March 13, 1997
|Contact:||Dani Rodrik||(617) 495-9454|
Washington, DCGlobalization is generating a widespread backlash that could undermine political support for an open world economy. A new Institute book by Dani Rodrik, professor of International Political Economy at Harvard University, concludes that globalization is beneficial on the whole but that it can impose significant costs on some groups within each country. Policymakers must, therefore, respond by ensuring that international economic integration does not contribute to domestic social disintegration. Protectionism is not the answer and would in fact be counterproductive. But external liberalization must be complemented with internal compensation and social insurance for groups who suffer from globalization and who would otherwise increasingly oppose its further evolution.
Rodrik identifies three sources of tension between the global market and social stability. First, globalization makes the services of large segments of the working population more easily substitutable across national boundaries and therefore transforms the employment relationship. The postwar social bargain between workers and employers, under which the former would receive steady increases in wages and benefits and a certain degree of job security in return for labor peace, is thereby threatened. The result is a widening rift between groups who have the skills and mobility to flourish in global markets and those who do not have these advantages.
Second, globalization engenders conflicts over social norms and the institutions that embody them, both within and among countries. Trade becomes contentious when it unleashes forces that undermine the norms implicit in domestic practices. This sense of unease, argues Rodrik, is one way of interpreting the demands for "fair trade." Much of the discussion surrounding the "new" issues in trade policylabor standards, environment, competition policy, corruptioncan be cast in this light of procedural fairness.
Third, globalization has reached a stage at which it has become exceedingly difficult for governments to carry out one of their central functions: the provision of social insurance. Since World War II, governments have used their fiscal powers to insulate domestic groups from excessive market risks, particularly those having an external origin. This function served throughout the postwar period to help maintain social cohesion and domestic political support for ongoing liberalization.
Countries that are the most open to trade (such as Sweden, Denmark, and the Netherlands) have traditionally spent the most on income transfers. At present, however, receding governments and diminished social obligations are occurring in parallel with international economic integration. The question is how the tension between globalization and the pressures for socialization of risk can be eased.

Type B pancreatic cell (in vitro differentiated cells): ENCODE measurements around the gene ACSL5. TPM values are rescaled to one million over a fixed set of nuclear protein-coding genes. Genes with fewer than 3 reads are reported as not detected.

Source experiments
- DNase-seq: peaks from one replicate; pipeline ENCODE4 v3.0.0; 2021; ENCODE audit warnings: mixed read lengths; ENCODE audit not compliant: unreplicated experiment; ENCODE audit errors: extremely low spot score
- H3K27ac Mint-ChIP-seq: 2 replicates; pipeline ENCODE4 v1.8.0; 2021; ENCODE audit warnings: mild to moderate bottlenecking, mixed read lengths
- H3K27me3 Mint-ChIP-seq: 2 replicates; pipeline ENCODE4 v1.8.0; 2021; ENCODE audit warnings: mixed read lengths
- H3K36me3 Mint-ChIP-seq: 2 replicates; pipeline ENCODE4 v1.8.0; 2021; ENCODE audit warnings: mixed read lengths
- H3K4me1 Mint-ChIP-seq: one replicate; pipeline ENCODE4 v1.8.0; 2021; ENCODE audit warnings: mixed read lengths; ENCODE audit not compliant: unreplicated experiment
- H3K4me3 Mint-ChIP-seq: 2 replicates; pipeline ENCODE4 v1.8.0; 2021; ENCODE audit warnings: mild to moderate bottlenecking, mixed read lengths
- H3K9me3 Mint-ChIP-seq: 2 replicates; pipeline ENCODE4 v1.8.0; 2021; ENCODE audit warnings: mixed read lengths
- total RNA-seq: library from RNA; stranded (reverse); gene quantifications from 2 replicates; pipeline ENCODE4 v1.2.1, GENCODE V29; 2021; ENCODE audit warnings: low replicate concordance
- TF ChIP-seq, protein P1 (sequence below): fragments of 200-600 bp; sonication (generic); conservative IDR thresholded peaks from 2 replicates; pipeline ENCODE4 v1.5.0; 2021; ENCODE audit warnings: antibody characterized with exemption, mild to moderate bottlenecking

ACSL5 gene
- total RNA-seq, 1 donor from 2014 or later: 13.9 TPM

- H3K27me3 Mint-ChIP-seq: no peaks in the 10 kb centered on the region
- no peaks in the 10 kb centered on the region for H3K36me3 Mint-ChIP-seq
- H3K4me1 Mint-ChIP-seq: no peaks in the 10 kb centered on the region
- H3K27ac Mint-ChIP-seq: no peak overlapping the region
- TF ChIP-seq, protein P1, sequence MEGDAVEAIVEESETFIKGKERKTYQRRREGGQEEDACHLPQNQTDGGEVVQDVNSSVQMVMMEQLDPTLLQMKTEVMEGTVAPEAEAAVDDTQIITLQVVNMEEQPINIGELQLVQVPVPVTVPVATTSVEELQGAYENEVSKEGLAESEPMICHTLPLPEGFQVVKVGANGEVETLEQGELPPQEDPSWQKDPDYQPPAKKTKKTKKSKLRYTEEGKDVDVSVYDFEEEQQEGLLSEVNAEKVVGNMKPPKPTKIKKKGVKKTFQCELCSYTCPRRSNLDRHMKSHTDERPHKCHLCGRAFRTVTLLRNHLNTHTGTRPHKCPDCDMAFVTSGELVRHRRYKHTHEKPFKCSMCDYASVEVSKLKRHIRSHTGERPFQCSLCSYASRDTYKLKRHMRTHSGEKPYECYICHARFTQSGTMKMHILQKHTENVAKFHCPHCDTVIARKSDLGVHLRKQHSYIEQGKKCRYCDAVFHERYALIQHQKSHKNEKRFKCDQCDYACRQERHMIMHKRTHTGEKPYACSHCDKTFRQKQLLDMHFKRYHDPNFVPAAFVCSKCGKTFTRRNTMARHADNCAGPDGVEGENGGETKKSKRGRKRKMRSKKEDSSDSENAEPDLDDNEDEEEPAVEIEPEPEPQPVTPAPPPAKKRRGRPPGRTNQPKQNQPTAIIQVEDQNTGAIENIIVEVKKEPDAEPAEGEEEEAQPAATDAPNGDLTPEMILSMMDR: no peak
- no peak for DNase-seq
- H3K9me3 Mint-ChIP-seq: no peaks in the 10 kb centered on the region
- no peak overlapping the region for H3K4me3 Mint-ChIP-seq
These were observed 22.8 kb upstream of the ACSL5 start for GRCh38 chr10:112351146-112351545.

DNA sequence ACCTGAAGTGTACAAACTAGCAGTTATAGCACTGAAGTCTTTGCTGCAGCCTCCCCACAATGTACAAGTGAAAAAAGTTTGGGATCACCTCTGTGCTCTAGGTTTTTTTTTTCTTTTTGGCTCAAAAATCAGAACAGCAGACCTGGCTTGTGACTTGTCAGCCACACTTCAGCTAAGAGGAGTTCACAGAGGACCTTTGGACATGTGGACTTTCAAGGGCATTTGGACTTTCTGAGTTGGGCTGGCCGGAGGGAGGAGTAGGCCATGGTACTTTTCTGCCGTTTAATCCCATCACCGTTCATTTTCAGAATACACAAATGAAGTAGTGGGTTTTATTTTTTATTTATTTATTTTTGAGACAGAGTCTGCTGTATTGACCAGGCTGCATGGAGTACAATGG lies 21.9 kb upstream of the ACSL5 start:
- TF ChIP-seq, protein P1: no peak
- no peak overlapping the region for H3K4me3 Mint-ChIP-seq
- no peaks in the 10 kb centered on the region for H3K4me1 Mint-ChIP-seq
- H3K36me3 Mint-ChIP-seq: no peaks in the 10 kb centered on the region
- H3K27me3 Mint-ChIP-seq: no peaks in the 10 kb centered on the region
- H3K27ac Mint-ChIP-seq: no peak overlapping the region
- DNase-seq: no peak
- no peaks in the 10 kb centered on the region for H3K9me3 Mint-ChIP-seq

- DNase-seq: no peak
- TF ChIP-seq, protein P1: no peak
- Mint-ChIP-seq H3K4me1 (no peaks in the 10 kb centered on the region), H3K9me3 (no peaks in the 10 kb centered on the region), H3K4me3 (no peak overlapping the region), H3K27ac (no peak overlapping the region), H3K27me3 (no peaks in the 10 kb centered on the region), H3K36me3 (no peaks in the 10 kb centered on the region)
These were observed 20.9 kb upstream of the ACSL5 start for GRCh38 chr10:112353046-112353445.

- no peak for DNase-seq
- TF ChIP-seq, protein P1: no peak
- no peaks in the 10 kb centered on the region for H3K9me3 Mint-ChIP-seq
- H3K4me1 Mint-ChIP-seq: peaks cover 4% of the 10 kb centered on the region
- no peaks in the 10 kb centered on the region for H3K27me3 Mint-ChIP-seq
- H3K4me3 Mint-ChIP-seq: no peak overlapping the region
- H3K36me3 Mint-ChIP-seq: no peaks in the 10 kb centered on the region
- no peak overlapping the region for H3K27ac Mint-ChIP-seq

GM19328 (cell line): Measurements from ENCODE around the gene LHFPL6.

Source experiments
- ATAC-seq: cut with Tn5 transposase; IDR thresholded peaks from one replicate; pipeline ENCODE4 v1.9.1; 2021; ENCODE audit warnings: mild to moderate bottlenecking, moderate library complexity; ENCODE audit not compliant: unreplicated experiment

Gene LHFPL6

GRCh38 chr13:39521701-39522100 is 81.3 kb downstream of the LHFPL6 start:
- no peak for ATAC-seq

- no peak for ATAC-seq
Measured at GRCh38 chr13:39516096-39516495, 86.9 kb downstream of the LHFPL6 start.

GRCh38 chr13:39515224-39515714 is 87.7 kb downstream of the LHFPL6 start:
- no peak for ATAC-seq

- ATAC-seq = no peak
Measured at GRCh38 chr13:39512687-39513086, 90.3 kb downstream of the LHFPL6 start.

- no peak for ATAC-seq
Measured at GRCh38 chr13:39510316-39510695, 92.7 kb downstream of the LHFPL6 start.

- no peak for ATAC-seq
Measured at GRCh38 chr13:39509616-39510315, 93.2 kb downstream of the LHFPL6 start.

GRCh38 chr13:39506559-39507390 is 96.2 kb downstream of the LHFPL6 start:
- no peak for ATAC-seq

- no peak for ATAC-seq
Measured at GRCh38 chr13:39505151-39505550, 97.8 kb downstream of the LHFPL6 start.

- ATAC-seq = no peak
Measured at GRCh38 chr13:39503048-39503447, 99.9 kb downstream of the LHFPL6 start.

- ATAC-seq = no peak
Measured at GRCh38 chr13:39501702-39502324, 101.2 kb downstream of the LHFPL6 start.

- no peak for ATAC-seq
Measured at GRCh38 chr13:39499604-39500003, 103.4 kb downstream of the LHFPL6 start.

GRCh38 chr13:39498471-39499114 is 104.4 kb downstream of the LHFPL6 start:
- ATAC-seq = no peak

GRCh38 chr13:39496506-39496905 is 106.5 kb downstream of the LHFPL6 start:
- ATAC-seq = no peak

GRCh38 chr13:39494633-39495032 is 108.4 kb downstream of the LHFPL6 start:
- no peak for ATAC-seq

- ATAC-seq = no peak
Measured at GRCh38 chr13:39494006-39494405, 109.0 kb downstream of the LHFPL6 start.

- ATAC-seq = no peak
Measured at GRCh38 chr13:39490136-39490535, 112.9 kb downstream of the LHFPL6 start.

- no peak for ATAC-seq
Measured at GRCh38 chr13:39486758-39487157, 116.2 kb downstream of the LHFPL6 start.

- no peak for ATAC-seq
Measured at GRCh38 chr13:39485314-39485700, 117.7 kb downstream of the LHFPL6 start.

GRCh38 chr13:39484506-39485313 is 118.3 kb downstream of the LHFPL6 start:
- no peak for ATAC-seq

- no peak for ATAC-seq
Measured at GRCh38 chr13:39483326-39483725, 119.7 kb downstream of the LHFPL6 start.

Each of these points, argues Rodrik, reveals an important weakness in how advanced societies are currently handlingor are equipped to handlethe consequences of globalization. Collectively, they point to perhaps the greatest risk of all: that the cumulative consequence of these tensions will be new class divisions between those who prosper in the globalized economy and those who do not, between those who share its values and those who would rather not, and between those who can diversify away its risks and those who cannot. Rodrik warns that this deepening of social fissures harms all sectors of society, including the winners from globalization because of the threat they pose to the continuation of the process.
The appropriate lesson for national policymakers is not to retreat behind protectionist walls, Rodrik concludes. Protectionism would be of very little help and would create its own social tensions. The right lesson is to complement the external strategy of liberalization with an internal strategy of compensation and social insurance for groups most at risk. Among other things, this requires shifting the focus of welfare programs from old-age pensions to labor-market insurance.
At the global level, Rodrik concludes that the challenge is twofold. On the one hand, multilateral rules should encourage greater convergence of policies and standards on a voluntary basis. This is one way of reducing tensions that arise from differences in national practices. On the other hand, the rules should be flexible enough to allow selective disengagement from multilateral disciplines. The purpose of such expanded "escape clause" mechanisms would be to allow countries greater breathing room, under well-specified contingencies and subject to multilaterally approved institutional procedures, to fulfill domestic requirements that may conflict with free trade.
Has Globalization Gone Too Far? reviews the relevant empirical evidence and assesses the likely significance of each of the social conflicts that it describes. The author casts the debate in terms that both economists and noneconomists can join. He rejects the views of some recent observers, such as William Greider in One World Ready or Not: The Manic Logic of Global Capitalism and Republican presidential candidate Pat Buchanan, but acknowledges that there is evidence for serious concern and proposes possible remedies to deal with those real problems.